Freedom From Sin: What Is It?

 •  10 min. read  •  grade level: 8
It has often been pointed out, that there is a vast difference between a sinful nature, and the sinful acts which spring from it, and that the remedy for the latter, as presented in Scripture, is not the same as for the former. Let us suppose a case by way of illustration. A man of wealth owns a dog, which is constantly biting those who come near it. It is an old favorite. He would fain not part with it, and tries his best to cure it. One neighbor after another gets bitten, and heavy damages have to be paid. Is it not plain, that, if he spent his whole fortune in paying penalties, it would not cure the dog? The only thing to do, is to own the truth that the case is past remedy, and put an end to the dog's life.
Now when we speak of freedom from sin, though we do not refer to evil acts, but to an evil nature, it must be distinctly understood that we do not mean to teach that the Christian ever gets free in this world, from the presence of indwelling sin. On the contrary, we make bold to say, at the very start, that such an expression as ' Cleansed from the last remains of sin,' in the sense that indwelling sin has been totally removed, is nothing less than a gigantic, self-deceptive blunder.
God's Word and Man's Opinions.
One line of Scripture is worth more than all the religious arguments in the world, with all the so-called experiences of those who deny it, or overlook it, put together. When God speaks let every creature keep silence; and, by the Apostle John, He has spoken on the subject—distinctly spoken. Mark well what He says. The language is very simple and unmistakable. “If we say that we have no sin, we deceive ourselves, and the truth is not in us” (1 John 1:88If we say that we have no sin, we deceive ourselves, and the truth is not in us. (1 John 1:8)). There are only two words in the verse of more than one syllable—”deceive ourselves”: and we ask the reader to consider well this divine statement. How, think you, does cleansed from the last remains of sin ' look beside it?
The saddest part of all is, that not only are such souls deceived, but that, in order to prove to themselves that they are not, they fall into the subtle snare of paring down the truth of what sin really is, limiting it very often to that which comes out in open act—to some open breach of the Ten Commandments thereby confounding sin with transgression.
But in this they only betray the shallowness of their acquaintance with their own hearts. Who that knows himself; has not discovered in how many hateful ways sin will creep in? For example, may there not be every appearance of brotherly fellowship, with jealousy and envy hidden in the heart? May not active, harmonious co-operation in Christian service meet the eye of man, and the spirit of emulation—me first be under the eye of God? Then take one of the most common, most hateful of sins—pride. May it not assume the most pious exterior? Why, you may preach against it, and at the bottom be proud that you have preached so well. You may pray against it, and the next moment, perhaps, be proud that you have prayed so humbly. Or you may even be too proud to be thought proud.
And is all this to be counted as nothing because there has been no outward breach of the moral law? Scripture says that a proud heart is an abomination to the Lord. “The thought of foolishness is sin” (Prov. 24:99The thought of foolishness is sin: and the scorner is an abomination to men. (Proverbs 24:9)). Whatsoever is not of faith is sin. “Sin is lawlessness” (1 John 3:44Whosoever committeth sin transgresseth also the law: for sin is the transgression of the law. (1 John 3:4)). It is the assertion of my own will, instead of absolute submission to the Lord's. And we must remember that our wills may as determinedly assert themselves in a religious, as in an irreligious way.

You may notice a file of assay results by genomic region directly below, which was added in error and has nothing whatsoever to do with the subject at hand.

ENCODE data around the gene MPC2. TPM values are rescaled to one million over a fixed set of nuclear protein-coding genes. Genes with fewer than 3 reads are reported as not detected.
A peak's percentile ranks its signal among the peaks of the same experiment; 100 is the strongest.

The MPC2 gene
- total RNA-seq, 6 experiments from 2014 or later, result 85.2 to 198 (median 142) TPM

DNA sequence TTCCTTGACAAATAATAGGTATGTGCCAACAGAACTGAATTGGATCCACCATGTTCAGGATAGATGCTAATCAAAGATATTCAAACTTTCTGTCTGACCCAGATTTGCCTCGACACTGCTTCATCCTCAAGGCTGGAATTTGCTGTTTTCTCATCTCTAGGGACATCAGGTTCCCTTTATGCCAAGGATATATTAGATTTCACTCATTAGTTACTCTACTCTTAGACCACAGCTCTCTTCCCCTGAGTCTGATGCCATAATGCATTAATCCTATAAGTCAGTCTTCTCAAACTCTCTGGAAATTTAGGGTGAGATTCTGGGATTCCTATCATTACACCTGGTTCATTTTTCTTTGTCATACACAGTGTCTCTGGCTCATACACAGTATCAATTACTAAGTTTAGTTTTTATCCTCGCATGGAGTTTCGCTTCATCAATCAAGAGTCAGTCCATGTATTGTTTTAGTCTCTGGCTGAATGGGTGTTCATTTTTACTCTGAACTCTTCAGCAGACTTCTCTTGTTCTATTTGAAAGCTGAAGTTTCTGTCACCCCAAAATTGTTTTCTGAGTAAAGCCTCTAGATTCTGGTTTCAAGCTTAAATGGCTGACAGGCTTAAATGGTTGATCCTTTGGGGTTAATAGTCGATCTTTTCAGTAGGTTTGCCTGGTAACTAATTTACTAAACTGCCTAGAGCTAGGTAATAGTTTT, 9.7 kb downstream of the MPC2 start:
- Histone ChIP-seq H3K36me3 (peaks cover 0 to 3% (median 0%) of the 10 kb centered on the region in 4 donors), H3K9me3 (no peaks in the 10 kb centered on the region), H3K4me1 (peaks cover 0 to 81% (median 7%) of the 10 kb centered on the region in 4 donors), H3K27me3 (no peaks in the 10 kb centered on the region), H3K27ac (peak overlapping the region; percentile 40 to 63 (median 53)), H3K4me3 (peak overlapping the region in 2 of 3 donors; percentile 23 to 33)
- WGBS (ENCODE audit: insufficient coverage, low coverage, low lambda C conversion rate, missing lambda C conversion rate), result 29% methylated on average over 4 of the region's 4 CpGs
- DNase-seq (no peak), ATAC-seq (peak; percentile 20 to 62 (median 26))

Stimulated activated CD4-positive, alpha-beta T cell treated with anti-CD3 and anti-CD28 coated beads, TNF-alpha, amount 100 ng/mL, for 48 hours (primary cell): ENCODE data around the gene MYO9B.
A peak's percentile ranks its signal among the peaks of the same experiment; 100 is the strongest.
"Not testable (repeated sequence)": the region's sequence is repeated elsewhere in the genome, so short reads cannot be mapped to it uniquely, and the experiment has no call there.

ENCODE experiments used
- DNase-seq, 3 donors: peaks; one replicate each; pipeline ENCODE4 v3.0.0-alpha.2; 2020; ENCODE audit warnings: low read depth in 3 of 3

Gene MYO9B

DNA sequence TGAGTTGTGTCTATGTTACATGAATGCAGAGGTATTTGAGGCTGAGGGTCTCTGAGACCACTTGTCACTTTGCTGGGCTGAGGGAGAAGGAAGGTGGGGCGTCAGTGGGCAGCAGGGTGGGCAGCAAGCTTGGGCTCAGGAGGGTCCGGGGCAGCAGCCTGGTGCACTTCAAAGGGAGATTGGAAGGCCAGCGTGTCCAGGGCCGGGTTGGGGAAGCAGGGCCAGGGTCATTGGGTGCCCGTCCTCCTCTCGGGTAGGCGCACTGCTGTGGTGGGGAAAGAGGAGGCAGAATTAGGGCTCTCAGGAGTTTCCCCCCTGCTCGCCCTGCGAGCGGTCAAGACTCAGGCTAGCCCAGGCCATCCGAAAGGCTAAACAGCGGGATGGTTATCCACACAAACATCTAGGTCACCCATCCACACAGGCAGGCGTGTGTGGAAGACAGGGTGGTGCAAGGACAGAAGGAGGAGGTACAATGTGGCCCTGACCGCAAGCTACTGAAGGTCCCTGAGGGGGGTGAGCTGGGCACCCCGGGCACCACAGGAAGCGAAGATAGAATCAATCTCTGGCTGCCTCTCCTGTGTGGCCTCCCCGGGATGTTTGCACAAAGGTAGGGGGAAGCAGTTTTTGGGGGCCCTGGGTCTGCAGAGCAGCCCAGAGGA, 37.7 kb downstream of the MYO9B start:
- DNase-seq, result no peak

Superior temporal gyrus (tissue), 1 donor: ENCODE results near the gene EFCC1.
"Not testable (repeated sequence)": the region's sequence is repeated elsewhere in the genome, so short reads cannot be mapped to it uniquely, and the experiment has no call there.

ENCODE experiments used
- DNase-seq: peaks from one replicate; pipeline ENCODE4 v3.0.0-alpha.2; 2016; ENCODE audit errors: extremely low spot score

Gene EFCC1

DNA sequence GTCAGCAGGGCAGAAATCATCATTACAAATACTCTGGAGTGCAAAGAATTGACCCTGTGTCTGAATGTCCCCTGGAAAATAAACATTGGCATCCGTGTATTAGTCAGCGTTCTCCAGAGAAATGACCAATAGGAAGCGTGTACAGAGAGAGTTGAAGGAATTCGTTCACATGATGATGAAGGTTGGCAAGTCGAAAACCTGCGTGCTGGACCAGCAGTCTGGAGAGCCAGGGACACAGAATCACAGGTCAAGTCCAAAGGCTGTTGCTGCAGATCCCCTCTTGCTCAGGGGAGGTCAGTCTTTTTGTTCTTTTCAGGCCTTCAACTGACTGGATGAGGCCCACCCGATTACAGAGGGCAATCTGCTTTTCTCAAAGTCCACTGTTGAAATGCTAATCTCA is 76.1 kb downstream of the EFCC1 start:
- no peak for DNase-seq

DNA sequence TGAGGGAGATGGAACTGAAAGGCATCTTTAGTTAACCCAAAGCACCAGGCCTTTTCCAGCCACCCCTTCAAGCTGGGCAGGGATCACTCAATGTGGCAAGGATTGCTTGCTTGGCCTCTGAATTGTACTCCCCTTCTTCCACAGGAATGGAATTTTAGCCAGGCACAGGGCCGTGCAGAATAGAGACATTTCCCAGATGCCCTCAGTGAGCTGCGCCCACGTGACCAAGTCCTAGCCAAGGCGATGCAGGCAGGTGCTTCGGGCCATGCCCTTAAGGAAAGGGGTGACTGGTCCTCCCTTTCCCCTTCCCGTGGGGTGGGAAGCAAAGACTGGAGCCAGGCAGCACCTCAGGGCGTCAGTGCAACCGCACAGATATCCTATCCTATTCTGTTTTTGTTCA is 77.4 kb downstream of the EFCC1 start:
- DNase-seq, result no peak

Two Aspects of Freedom From Sin.
There are two ways of looking at freedom from sin: one as relating to the present, the other to the future.
Experimental freedom may be ours now.
Absolute and bodily freedom will never be ours till we have left the wilderness and reached the “rest.”
By the first we are set free from the power of sin; by the second from its actual presence.
There can be no such thing as sinless perfection, in the sense of being free from the presence of indwelling sin, until, by Christ's shout of power, our bodies of humiliation are transformed to the likeness of His own body of glory.
There are three things necessary to the present enjoyment of freedom from sin—
1. A judicial act.
2. Moral exercise.
3. The reckoning of faith.
The first is on God's side, the other two are on ours.
But, inquires one, what is the difference between moral exercise and a judicial act?
The following illustration may perhaps suggest an answer.
Two poachers, we will suppose, are busy at their unlawful practices in some well-stocked plantation. When half the night has worn away, and several head of game are in their huge pockets, the conscience of one of the men suddenly smites him. “We are doing wrong,” he says. “I am miserable. Let us stop this illegal work, leave our game where the gamekeepers will be most likely to find it in the morning, and hasten home.”
His companion has not the slightest sympathy with such a proposal. He is determined at all cost to proceed. In the heat of their dispute the keepers approach, and both are taken into custody.
Now, though both might receive the same judicial sentence, one man had morally cleared himself of further participation in this unlawful work. In the purpose of his own mind, by his self-condemnation, by his expressed desire to restore as far as possible the stolen game, he proves himself morally dear. And although, according to human government, he has to bear the full penalty of breaking the law, he accepts it without a murmur. Then when the judicial sentence has been carried out; that is, when his term of imprisonment has expired, he is as free, in the eye of the law, that is, as free judicially, as if he had never offended.